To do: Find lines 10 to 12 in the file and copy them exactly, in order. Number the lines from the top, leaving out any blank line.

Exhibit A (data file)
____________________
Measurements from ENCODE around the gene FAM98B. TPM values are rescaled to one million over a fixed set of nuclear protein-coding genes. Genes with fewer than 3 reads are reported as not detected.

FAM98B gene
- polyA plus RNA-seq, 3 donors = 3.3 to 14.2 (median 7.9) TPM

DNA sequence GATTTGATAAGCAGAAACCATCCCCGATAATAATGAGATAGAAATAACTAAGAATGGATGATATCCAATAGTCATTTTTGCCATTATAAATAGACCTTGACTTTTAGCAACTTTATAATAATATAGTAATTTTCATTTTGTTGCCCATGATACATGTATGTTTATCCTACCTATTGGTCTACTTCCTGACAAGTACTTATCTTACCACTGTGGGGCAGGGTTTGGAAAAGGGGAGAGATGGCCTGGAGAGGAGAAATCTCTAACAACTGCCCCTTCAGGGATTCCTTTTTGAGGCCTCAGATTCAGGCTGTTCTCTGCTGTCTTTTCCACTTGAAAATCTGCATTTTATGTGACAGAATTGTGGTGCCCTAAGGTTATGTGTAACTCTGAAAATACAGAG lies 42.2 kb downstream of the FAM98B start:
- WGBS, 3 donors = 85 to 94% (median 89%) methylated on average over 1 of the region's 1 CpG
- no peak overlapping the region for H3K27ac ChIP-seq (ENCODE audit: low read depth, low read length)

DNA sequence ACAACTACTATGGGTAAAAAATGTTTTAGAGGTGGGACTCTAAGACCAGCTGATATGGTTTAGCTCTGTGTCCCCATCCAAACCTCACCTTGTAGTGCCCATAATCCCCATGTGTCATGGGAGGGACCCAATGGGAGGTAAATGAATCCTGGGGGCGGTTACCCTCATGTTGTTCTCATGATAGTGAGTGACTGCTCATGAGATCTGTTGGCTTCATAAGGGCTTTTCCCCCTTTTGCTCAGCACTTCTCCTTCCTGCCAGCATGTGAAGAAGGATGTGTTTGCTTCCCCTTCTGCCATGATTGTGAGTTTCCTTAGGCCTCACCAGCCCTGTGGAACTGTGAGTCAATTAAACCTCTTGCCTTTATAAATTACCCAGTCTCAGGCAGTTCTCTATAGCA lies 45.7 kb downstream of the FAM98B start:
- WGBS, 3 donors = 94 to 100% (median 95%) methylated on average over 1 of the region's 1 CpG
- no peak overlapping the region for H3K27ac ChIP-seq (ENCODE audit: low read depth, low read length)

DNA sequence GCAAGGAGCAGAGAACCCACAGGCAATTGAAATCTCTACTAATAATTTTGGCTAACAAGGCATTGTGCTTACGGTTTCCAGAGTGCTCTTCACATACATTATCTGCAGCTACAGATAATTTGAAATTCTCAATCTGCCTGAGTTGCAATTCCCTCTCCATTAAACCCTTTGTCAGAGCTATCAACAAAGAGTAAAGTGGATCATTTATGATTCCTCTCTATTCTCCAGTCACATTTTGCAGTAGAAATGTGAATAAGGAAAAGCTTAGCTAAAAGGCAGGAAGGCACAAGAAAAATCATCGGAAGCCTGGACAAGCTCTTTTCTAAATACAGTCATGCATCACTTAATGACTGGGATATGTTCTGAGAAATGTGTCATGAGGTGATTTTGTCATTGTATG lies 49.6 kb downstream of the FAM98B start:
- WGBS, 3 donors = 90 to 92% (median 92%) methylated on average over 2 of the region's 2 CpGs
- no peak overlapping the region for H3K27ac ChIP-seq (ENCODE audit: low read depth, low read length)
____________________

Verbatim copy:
DNA sequence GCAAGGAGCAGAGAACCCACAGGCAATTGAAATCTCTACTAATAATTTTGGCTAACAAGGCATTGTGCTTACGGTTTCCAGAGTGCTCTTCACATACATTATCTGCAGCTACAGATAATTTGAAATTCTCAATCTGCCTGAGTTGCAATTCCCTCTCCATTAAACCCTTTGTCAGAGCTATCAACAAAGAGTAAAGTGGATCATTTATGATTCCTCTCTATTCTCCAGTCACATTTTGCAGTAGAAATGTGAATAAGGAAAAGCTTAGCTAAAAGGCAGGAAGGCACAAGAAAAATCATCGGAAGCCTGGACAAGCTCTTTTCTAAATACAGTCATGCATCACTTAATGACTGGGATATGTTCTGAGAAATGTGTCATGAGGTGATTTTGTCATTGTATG lies 49.6 kb downstream of the FAM98B start:
- WGBS, 3 donors = 90 to 92% (median 92%) methylated on average over 2 of the region's 2 CpGs
- no peak overlapping the region for H3K27ac ChIP-seq (ENCODE audit: low read depth, low read length)